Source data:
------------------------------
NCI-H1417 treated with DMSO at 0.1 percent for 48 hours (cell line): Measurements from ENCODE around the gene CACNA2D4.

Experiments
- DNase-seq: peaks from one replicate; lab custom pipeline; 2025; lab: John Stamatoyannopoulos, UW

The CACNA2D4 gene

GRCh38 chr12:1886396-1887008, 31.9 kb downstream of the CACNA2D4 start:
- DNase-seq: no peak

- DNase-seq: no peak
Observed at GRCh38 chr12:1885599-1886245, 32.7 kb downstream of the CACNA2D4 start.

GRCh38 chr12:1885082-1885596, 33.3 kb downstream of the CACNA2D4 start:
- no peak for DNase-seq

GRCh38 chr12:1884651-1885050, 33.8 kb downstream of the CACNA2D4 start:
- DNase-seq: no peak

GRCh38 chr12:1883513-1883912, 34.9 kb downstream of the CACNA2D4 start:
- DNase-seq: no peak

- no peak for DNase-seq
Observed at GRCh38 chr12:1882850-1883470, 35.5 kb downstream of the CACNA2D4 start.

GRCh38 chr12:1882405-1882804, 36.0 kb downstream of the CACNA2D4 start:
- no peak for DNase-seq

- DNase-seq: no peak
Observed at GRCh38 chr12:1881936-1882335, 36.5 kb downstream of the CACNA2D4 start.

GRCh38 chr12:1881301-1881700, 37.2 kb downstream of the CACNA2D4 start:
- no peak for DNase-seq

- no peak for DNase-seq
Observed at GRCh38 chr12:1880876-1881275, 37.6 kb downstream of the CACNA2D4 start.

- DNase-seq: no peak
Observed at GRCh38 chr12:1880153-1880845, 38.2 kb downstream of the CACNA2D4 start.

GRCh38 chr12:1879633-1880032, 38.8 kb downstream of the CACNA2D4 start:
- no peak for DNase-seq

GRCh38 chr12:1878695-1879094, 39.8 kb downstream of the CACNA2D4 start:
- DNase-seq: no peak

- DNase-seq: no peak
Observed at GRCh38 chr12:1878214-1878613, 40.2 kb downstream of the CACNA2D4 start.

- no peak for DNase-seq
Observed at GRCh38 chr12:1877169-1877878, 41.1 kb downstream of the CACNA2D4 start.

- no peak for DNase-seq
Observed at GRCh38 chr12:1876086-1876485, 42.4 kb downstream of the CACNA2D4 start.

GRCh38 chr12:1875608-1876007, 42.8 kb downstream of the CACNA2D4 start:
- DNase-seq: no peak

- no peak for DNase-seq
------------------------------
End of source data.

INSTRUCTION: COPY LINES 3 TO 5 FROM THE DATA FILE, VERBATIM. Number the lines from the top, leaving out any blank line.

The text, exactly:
- DNase-seq: peaks from one replicate; lab custom pipeline; 2025; lab: John Stamatoyannopoulos, UW

The CACNA2D4 gene

GRCh38 chr12:1886396-1887008, 31.9 kb downstream of the CACNA2D4 start: